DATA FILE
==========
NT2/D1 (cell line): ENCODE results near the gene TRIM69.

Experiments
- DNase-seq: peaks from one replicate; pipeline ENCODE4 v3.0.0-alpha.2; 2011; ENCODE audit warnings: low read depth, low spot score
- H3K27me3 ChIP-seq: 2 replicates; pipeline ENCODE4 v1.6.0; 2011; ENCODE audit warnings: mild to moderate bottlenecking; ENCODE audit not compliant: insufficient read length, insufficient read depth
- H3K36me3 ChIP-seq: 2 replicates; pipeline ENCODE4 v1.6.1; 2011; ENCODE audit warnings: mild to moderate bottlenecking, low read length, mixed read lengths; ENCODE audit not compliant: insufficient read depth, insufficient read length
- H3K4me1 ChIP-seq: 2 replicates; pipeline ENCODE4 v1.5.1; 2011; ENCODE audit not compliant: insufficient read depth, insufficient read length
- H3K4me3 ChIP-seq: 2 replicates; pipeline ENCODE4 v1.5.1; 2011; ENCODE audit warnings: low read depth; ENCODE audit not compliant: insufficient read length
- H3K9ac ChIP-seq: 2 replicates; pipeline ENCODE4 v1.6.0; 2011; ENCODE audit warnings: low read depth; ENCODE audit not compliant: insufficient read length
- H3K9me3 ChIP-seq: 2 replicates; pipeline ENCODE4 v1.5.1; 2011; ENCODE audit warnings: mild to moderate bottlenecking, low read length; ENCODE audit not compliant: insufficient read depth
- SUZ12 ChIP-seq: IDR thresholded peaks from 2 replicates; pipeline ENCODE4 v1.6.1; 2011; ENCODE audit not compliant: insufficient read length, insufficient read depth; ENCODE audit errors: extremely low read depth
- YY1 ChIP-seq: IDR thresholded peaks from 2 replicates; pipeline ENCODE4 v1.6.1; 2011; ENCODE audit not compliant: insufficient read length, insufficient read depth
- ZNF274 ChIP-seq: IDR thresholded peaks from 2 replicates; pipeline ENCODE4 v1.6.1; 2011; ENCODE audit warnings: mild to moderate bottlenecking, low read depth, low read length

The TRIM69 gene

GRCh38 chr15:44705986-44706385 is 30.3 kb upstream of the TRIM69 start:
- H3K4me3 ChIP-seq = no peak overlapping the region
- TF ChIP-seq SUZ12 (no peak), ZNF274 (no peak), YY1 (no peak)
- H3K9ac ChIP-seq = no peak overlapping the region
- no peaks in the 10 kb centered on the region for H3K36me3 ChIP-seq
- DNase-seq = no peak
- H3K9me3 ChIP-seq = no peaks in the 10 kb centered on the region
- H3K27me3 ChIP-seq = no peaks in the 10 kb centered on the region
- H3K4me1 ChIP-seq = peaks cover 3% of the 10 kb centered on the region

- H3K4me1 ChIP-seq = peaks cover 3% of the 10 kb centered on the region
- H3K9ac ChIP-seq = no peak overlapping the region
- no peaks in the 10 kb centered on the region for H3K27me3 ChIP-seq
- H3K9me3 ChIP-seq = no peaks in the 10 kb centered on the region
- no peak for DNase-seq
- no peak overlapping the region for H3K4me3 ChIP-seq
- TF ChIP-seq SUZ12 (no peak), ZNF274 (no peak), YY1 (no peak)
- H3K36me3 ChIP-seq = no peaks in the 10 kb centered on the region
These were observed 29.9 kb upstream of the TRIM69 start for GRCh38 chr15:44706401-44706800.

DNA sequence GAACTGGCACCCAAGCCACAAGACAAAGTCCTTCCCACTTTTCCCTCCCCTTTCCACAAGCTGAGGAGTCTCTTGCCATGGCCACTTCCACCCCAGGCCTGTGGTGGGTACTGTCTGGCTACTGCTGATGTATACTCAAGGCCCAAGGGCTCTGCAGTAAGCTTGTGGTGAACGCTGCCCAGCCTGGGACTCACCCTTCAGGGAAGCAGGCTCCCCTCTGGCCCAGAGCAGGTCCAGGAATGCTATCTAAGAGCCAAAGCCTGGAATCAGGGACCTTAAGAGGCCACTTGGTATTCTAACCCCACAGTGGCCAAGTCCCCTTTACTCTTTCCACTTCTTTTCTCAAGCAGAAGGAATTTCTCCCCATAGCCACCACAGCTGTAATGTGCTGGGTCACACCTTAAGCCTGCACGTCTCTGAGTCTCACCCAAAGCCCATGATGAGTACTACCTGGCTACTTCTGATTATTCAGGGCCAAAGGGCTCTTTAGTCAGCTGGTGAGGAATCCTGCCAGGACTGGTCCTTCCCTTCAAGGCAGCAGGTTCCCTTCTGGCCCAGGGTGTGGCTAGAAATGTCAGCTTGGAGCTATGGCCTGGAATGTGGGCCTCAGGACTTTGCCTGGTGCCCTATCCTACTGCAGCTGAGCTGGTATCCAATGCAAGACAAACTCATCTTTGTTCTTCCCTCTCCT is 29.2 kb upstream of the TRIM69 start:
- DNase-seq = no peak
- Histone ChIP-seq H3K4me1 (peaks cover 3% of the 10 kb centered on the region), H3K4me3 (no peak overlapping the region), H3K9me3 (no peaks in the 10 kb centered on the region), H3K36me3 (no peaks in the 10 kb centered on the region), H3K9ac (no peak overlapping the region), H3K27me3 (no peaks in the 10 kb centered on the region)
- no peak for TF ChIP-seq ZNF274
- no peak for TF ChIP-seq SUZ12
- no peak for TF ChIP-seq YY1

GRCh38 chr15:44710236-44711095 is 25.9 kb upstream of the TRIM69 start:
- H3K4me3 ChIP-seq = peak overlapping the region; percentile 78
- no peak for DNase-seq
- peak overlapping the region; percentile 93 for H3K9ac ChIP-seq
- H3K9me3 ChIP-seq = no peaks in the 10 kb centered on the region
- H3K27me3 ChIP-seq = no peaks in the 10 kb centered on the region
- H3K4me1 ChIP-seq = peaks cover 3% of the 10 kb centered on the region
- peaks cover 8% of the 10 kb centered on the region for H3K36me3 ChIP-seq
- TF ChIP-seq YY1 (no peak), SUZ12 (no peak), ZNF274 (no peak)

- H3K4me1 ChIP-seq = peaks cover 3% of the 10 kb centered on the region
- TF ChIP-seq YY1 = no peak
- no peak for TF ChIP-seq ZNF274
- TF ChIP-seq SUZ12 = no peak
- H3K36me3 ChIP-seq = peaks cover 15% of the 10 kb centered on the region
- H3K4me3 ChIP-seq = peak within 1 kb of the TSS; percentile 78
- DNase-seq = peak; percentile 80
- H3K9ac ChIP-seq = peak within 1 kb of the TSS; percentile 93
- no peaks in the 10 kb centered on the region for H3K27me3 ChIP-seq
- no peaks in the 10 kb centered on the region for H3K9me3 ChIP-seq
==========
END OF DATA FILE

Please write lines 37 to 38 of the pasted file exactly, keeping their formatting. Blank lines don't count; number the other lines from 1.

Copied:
- no peak for TF ChIP-seq YY1

GRCh38 chr15:44710236-44711095 is 25.9 kb upstream of the TRIM69 start: